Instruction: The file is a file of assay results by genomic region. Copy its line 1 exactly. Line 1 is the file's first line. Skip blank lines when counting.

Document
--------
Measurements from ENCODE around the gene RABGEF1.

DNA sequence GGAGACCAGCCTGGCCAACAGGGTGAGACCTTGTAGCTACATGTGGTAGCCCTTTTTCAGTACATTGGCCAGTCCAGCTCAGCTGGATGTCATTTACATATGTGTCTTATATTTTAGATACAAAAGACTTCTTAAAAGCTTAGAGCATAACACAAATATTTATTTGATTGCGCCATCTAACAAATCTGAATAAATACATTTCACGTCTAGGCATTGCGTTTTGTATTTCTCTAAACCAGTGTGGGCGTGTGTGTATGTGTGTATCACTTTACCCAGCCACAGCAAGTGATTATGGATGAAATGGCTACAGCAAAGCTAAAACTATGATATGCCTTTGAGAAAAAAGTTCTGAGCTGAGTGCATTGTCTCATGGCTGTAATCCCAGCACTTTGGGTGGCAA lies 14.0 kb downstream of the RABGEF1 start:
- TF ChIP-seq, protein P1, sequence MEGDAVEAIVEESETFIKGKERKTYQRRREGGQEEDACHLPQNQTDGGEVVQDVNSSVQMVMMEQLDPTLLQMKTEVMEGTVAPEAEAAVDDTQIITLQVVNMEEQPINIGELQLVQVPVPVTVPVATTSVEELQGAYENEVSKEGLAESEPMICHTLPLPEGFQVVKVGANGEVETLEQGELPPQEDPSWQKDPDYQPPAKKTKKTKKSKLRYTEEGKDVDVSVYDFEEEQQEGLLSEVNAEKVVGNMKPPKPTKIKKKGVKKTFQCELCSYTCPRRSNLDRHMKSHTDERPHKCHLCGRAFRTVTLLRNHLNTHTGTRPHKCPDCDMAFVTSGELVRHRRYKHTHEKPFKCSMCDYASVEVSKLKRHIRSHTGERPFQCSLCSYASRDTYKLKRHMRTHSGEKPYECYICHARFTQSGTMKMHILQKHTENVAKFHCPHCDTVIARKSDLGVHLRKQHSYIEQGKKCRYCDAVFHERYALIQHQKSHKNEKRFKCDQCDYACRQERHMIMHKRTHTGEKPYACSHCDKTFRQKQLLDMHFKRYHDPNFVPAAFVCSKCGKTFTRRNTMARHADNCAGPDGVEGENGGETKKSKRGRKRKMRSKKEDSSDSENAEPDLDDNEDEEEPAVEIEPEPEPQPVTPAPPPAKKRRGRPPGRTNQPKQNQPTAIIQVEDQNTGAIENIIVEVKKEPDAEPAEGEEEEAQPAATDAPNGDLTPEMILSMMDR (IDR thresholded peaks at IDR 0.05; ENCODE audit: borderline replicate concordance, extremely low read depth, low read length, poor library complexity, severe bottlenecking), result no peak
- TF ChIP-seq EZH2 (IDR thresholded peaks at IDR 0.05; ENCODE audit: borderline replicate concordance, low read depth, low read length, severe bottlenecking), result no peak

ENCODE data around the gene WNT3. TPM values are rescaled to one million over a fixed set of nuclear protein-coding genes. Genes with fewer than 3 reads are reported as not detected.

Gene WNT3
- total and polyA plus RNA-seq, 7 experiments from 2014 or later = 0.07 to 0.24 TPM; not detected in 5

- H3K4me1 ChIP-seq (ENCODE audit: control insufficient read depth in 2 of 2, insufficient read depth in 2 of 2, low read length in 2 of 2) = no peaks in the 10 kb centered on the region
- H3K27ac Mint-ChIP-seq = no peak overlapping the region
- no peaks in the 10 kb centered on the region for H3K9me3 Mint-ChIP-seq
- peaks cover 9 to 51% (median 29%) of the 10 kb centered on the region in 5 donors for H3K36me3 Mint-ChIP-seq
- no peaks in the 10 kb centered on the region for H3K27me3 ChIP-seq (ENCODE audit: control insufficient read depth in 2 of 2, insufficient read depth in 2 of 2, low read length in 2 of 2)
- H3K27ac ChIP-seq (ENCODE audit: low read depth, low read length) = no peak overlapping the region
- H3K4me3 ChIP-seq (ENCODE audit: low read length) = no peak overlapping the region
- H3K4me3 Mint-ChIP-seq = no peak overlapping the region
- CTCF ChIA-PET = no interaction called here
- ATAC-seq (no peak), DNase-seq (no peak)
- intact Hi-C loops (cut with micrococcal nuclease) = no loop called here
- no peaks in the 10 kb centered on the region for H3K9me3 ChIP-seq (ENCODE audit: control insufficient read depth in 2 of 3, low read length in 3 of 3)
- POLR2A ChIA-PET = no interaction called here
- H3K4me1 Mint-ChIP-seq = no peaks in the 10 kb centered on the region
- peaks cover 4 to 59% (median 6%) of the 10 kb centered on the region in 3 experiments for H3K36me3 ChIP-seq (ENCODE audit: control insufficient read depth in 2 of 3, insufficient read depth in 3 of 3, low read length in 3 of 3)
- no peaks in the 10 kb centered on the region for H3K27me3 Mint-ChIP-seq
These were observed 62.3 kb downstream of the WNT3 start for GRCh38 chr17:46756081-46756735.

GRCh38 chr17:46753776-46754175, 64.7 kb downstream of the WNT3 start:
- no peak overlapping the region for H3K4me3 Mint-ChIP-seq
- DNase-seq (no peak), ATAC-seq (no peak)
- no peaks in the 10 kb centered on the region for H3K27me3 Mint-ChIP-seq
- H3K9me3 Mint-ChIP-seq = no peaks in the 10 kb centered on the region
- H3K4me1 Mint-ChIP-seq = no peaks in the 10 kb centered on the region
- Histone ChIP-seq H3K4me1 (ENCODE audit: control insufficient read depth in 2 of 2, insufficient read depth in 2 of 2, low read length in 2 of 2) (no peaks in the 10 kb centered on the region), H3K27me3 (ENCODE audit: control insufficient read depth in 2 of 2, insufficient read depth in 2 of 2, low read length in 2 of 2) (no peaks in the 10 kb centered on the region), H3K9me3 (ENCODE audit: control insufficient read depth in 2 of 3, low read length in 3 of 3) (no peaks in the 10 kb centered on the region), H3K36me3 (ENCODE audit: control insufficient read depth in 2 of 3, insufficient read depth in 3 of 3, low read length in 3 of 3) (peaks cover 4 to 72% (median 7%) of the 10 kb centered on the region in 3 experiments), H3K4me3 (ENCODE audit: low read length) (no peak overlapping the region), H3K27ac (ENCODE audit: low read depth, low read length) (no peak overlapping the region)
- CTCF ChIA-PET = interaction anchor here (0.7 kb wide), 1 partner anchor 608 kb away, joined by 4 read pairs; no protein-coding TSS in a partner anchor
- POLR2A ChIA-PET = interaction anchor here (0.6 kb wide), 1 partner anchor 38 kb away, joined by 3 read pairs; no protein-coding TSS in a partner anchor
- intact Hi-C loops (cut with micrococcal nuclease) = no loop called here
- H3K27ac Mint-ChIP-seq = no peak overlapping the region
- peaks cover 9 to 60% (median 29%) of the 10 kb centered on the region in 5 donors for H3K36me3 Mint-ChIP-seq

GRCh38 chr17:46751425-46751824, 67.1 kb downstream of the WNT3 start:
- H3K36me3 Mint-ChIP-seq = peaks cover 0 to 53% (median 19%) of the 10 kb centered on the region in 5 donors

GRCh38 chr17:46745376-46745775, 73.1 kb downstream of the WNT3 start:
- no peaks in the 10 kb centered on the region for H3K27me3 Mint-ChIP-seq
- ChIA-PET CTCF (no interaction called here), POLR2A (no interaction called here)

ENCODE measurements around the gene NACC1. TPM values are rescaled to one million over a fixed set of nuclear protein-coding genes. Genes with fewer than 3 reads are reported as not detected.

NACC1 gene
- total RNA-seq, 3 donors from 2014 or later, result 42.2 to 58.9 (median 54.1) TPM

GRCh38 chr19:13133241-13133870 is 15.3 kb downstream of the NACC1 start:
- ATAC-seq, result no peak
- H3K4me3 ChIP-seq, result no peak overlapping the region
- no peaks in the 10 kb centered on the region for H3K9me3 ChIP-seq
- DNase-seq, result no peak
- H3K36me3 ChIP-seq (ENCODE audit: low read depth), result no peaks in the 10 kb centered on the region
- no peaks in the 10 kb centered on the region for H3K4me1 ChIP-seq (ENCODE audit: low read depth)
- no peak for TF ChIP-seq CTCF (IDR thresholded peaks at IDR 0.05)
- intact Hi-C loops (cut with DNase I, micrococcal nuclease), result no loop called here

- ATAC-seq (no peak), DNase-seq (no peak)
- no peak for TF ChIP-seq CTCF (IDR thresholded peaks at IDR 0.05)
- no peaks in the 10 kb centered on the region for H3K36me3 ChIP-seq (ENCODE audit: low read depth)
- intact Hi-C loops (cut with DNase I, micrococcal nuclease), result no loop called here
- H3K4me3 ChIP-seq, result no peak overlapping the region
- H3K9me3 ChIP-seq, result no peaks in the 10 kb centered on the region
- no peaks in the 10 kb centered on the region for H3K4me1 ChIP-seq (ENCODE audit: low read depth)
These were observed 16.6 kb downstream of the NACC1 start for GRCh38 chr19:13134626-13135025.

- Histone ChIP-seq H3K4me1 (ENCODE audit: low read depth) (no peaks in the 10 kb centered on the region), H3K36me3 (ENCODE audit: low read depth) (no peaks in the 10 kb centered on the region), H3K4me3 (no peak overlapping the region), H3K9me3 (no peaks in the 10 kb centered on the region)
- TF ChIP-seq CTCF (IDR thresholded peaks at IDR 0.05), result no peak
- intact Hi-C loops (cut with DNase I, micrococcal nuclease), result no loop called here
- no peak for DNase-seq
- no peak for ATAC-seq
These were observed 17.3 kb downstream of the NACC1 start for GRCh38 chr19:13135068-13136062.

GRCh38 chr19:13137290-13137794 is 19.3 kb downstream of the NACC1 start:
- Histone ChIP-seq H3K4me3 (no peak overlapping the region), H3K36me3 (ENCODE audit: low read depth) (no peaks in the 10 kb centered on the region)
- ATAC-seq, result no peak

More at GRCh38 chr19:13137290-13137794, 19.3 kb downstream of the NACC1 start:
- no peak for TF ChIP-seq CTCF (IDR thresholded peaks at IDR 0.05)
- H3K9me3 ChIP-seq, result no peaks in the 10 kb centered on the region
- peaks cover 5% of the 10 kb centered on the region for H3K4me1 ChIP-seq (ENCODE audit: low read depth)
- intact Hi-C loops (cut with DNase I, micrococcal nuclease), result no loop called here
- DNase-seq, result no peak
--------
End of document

Measurements from ENCODE around the gene RABGEF1.